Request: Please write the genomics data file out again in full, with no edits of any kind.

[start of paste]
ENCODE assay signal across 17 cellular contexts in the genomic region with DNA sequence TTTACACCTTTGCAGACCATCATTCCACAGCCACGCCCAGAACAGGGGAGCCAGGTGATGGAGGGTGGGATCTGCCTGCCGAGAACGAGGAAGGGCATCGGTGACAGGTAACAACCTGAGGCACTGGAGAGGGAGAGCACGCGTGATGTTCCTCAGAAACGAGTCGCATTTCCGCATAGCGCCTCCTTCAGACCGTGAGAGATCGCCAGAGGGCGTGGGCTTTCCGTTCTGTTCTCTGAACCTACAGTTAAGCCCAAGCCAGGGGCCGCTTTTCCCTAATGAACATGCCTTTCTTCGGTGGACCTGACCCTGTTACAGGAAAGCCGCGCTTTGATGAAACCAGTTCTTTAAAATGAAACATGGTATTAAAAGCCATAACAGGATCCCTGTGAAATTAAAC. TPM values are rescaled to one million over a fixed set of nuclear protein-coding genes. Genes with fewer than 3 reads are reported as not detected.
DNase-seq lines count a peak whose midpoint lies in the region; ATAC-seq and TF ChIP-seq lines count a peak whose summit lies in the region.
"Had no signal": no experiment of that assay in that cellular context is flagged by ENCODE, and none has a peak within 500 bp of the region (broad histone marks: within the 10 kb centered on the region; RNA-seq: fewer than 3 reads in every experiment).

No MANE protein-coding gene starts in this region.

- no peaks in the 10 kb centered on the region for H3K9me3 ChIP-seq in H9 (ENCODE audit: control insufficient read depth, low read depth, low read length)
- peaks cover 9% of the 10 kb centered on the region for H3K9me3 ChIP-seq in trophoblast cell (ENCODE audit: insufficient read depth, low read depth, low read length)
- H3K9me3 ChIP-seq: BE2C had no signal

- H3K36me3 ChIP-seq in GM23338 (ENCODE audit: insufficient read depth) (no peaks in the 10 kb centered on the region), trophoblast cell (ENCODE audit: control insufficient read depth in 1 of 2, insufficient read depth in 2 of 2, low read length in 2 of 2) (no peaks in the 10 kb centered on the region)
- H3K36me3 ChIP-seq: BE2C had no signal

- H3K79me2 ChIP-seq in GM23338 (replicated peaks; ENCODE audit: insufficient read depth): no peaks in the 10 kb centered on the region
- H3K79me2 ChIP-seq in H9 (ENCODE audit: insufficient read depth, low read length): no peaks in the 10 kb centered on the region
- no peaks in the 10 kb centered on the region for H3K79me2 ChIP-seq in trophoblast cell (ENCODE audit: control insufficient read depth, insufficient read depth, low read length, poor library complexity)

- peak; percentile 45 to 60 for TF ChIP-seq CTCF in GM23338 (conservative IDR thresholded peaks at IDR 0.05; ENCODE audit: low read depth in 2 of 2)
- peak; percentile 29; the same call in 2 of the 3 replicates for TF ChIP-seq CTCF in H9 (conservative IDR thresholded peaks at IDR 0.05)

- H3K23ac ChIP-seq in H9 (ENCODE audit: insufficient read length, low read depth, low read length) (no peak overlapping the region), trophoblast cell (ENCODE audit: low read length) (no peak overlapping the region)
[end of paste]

ENCODE assay signal across 17 cellular contexts in the genomic region with DNA sequence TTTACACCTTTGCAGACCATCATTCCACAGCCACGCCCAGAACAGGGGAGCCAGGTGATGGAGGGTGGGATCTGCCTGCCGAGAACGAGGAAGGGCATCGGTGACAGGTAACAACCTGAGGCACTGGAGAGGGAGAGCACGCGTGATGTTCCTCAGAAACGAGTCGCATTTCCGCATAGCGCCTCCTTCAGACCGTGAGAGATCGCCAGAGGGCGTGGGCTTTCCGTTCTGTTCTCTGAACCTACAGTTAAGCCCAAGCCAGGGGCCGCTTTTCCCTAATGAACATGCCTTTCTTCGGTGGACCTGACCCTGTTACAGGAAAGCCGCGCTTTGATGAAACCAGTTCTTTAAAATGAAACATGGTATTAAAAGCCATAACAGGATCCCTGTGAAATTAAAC. TPM values are rescaled to one million over a fixed set of nuclear protein-coding genes. Genes with fewer than 3 reads are reported as not detected.
DNase-seq lines count a peak whose midpoint lies in the region; ATAC-seq and TF ChIP-seq lines count a peak whose summit lies in the region.
"Had no signal": no experiment of that assay in that cellular context is flagged by ENCODE, and none has a peak within 500 bp of the region (broad histone marks: within the 10 kb centered on the region; RNA-seq: fewer than 3 reads in every experiment).

No MANE protein-coding gene starts in this region.

- no peaks in the 10 kb centered on the region for H3K9me3 ChIP-seq in H9 (ENCODE audit: control insufficient read depth, low read depth, low read length)
- peaks cover 9% of the 10 kb centered on the region for H3K9me3 ChIP-seq in trophoblast cell (ENCODE audit: insufficient read depth, low read depth, low read length)
- H3K9me3 ChIP-seq: BE2C had no signal

- H3K36me3 ChIP-seq in GM23338 (ENCODE audit: insufficient read depth) (no peaks in the 10 kb centered on the region), trophoblast cell (ENCODE audit: control insufficient read depth in 1 of 2, insufficient read depth in 2 of 2, low read length in 2 of 2) (no peaks in the 10 kb centered on the region)
- H3K36me3 ChIP-seq: BE2C had no signal

- H3K79me2 ChIP-seq in GM23338 (replicated peaks; ENCODE audit: insufficient read depth): no peaks in the 10 kb centered on the region
- H3K79me2 ChIP-seq in H9 (ENCODE audit: insufficient read depth, low read length): no peaks in the 10 kb centered on the region
- no peaks in the 10 kb centered on the region for H3K79me2 ChIP-seq in trophoblast cell (ENCODE audit: control insufficient read depth, insufficient read depth, low read length, poor library complexity)

- peak; percentile 45 to 60 for TF ChIP-seq CTCF in GM23338 (conservative IDR thresholded peaks at IDR 0.05; ENCODE audit: low read depth in 2 of 2)
- peak; percentile 29; the same call in 2 of the 3 replicates for TF ChIP-seq CTCF in H9 (conservative IDR thresholded peaks at IDR 0.05)

- H3K23ac ChIP-seq in H9 (ENCODE audit: insufficient read length, low read depth, low read length) (no peak overlapping the region), trophoblast cell (ENCODE audit: low read length) (no peak overlapping the region)